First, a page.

Wednesday, February 12, 2014

The book gods have cursed me...

I just started another book.  This one is actually a real book and not something I downloaded on the Kindle.  I mean, a company actually published this…  it's not self-published.  In fact, I'd had this book on my wish list for a few years and finally bought it when the price became reasonable.  At one point, it was priced at well over $100.  I bought my copy for about $17, which was still too much money.

Well, I'm probably about a third of the way into this book, The Kept Ones, by singer-songwriter Bunny DeBarge of the 80s group, DeBarge.  And folks, it's not a good book.  In fact, I would venture to guess that no one bothered to read the manuscript before it went to print.  The mistakes in this book go beyond the odd typo.  Bunny mixes up words like "cost" and "caused" and uses some odd idiomatic language that isn't grammatically correct.  It starts from the very first page and continues apace.  I'm really glad I didn't pay a whole lot of money for this book because I would have been even more disappointed than I am.

Bunny's story is interesting, but it reads like someone from the 'hood telling it to you.  Sometimes that technique can work, like if you're reading something historical or it's fiction.  But in a modern life story, it's not good.  On the other hand, I can at least say the way the book is written comes across as authentic.  I'm pretty sure Bunny wrote it with no help from anyone else.

Bunny DeBarge is from an enormous religious family from Michigan.  She's biracial and is very clear that being biracial was a huge problem for her and her brothers, since when they were born, interracial relationships were very much taboo.  Her father was very abusive and cheated on her mother, even as he repeatedly got her pregnant.  That man must have had one hell of a libido, because there were ten kids in Bunny's family and he had a couple of other kids on the side.  He also molested his daughter.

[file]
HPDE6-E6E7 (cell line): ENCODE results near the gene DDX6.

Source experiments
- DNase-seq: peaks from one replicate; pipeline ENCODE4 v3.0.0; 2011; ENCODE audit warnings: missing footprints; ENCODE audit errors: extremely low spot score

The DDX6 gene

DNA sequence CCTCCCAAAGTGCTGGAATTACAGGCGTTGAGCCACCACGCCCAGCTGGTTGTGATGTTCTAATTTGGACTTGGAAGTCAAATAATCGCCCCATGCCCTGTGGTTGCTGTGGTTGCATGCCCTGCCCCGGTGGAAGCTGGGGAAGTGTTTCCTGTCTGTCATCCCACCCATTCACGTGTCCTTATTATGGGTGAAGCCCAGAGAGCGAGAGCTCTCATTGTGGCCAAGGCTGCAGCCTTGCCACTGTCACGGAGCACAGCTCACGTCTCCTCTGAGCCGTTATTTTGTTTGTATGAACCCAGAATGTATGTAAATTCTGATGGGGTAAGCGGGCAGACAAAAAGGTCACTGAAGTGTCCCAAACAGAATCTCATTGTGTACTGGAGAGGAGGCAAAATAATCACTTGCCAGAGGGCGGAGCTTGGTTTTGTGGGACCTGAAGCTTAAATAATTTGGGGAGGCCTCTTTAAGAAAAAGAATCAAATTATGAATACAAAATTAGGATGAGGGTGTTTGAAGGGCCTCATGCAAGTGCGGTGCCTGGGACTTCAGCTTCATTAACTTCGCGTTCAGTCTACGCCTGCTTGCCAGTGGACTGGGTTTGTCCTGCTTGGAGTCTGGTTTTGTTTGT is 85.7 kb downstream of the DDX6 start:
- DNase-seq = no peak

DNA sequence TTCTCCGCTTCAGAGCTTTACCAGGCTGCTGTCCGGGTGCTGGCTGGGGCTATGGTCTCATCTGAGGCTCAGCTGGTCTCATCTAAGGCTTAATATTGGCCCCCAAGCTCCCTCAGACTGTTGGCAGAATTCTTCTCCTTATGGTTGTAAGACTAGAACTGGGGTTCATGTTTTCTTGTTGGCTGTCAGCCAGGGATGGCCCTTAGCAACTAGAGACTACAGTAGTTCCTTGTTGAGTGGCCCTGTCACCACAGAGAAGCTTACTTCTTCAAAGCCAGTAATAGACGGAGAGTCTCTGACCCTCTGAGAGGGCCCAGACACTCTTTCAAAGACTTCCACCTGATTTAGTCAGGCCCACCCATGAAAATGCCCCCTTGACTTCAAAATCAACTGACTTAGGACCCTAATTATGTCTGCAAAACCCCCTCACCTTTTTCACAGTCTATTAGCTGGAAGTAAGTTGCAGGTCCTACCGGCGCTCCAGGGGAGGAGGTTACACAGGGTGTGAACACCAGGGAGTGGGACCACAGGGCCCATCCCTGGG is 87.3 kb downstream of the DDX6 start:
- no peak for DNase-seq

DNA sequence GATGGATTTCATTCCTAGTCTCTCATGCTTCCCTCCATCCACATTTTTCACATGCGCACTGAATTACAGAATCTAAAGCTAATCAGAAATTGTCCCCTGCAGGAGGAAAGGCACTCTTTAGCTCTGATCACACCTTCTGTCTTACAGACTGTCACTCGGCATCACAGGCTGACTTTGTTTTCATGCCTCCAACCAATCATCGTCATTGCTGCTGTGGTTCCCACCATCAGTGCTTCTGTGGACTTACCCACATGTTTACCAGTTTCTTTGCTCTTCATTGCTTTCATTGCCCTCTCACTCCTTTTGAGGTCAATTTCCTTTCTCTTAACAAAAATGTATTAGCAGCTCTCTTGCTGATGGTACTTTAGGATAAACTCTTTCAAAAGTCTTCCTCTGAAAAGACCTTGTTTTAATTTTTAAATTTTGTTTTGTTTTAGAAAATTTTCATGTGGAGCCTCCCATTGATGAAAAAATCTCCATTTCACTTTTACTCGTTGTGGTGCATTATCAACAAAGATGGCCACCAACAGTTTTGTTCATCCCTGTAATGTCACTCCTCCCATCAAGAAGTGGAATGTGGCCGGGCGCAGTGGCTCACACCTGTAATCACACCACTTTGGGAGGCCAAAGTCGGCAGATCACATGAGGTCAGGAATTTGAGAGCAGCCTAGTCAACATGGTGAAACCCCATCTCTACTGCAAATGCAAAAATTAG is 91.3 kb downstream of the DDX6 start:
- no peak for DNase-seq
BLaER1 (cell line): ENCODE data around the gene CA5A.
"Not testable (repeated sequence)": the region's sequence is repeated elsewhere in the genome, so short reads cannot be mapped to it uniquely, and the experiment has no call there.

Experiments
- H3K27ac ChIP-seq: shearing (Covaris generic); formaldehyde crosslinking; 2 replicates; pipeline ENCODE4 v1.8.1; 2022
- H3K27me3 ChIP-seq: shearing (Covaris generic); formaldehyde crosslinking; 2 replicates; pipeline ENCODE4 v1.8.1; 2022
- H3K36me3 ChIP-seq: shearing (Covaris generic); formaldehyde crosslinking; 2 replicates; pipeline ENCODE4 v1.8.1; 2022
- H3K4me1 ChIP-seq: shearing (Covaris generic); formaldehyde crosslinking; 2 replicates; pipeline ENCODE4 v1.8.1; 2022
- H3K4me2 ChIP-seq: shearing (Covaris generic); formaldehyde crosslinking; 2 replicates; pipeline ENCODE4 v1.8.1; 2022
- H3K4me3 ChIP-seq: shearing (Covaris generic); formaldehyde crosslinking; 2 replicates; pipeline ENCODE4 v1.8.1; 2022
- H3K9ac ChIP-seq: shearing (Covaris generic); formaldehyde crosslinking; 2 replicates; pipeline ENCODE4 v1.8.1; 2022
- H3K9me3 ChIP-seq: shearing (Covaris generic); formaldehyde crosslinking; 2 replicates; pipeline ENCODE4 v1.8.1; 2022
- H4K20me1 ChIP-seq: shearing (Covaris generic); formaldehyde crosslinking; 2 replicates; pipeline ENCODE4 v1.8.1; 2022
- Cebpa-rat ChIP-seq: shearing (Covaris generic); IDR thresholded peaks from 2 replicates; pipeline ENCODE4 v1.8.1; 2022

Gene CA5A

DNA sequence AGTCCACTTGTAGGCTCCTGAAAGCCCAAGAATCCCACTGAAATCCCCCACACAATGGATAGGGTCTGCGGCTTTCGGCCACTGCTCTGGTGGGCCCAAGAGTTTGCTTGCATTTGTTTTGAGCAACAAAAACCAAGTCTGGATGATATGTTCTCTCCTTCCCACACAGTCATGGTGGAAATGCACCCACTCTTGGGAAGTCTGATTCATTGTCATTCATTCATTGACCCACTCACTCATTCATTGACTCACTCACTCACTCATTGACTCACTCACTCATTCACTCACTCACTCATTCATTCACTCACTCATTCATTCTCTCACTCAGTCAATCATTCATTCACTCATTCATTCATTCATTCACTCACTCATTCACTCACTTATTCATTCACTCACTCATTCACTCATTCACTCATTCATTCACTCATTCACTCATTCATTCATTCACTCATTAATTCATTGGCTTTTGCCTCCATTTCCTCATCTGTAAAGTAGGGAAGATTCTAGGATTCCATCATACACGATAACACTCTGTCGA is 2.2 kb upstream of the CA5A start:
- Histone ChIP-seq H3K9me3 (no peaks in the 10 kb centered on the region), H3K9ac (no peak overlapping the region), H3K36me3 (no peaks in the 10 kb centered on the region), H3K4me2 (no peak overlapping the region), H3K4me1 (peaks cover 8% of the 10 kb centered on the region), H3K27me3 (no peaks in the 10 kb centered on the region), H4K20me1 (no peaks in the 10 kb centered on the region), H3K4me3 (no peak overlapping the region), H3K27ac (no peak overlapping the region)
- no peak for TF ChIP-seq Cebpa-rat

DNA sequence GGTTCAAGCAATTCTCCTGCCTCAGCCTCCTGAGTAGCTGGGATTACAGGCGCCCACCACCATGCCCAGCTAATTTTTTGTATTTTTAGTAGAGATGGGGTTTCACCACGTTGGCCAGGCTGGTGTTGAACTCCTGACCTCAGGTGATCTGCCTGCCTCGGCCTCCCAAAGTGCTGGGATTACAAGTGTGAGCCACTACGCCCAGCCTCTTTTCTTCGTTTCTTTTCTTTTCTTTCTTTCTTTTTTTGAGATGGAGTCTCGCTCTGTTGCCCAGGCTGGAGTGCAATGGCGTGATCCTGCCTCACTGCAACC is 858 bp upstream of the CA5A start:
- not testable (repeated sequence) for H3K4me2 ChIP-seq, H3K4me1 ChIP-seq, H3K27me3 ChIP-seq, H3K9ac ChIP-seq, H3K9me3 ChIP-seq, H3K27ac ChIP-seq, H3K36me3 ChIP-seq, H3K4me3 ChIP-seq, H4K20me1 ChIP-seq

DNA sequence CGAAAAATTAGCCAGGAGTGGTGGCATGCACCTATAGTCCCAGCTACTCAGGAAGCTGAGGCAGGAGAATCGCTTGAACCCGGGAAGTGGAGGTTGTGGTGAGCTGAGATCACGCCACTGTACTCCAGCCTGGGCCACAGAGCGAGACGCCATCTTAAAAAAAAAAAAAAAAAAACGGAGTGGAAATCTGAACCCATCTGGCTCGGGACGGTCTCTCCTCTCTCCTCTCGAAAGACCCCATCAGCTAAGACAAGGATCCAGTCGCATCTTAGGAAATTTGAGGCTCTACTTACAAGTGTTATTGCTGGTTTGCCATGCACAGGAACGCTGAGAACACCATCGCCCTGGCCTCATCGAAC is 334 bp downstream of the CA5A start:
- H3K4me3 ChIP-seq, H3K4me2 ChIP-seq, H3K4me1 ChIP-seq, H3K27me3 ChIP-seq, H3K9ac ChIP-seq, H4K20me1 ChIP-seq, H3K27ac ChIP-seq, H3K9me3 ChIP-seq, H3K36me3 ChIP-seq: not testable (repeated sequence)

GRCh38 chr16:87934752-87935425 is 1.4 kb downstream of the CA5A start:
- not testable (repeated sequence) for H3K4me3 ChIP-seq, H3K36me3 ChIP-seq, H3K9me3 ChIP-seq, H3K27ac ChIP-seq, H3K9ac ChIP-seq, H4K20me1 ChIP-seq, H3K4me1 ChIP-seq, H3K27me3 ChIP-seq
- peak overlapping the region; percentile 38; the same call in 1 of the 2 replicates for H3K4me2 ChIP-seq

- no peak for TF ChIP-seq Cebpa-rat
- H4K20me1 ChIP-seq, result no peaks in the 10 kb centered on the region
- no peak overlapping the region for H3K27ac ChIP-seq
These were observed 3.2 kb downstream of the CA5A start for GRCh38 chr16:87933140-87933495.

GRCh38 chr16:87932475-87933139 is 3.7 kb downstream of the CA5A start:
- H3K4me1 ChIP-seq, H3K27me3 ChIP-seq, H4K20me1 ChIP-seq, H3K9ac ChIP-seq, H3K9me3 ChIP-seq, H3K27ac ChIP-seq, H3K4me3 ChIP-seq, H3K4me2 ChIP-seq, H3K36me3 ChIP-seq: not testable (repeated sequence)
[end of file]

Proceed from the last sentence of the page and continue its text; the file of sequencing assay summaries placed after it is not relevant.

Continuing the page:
DeBarge on Soul Train.  Bunny is the lone woman in the group.



A clip of DeBarge singing acapella…

I still have a ways to go, but so far, I think Bunny should have either hired an editor or stuck to music.  There is no question that she and her brothers are talented in that arena.

In other news, I got my electronic mixer working, so today I will be playing with it to see if I can make better recordings.  Will probably post some samples on Dungeonofthepast...



3 comments:

  1. What races are DeBarge's parents, as in which one was black, and is the ethnic background of the other parent specified? What was the religion?

    Would you rather read something authentic and poorly written, or vice versa? i'm not sure which I would prefer, but probably unauthentic and well-written if it's clearly labeled and if I'm reading for pleasure. If reading for informational or research purposes, I assume we'd all prefer authenticity.

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    1. You raise a good question. Personally, I think anything that isn't authentic is poorly written, so if a book comes off as bullshit, I would think it's bad, too. Bunny's book has a lot of mechanical and usage errors, but the story itself rings true.

      Here's the thing, though. That book had an original price of about $20. What can you do with $20? Buy food, first aid supplies, a few gallons of gas, new pillowcases, a t-shirt? I usually pay less than $20 for most of the books I read these days unless I get something rare or in hardcover. For $20, I expect better writing.

      It takes a modicum of talent to write expressively. I think Bunny's writing is fairly expressive. It does not take talent to fix spelling, usage, and mechanical errors… it just takes attention to detail and the desire to put out a better product.

      I read last night that Bunny was invited to attend Interlochen, a very prestigious music school/camp in Michigan. Bunny spelled it Interlockin. She didn't go because she got tangled up with a guy, was smoking pot, and had dropped out of school. Knowing what a fine opportunity she gave up, I can't help but feel disappointed for her because she missed out. However, misspelling the name of the school tells me she wasn't all that interested anyway.

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    2. Oh… and the DeBarges have a racial heritage that includes French, Cherokee Indian, and black. I would say they are "African-American", but I have issues with that term and refuse to use it if I can get away with it. Not all Africans are dark skinned or American.

      As to their religion, I believe they are Pentecostal.

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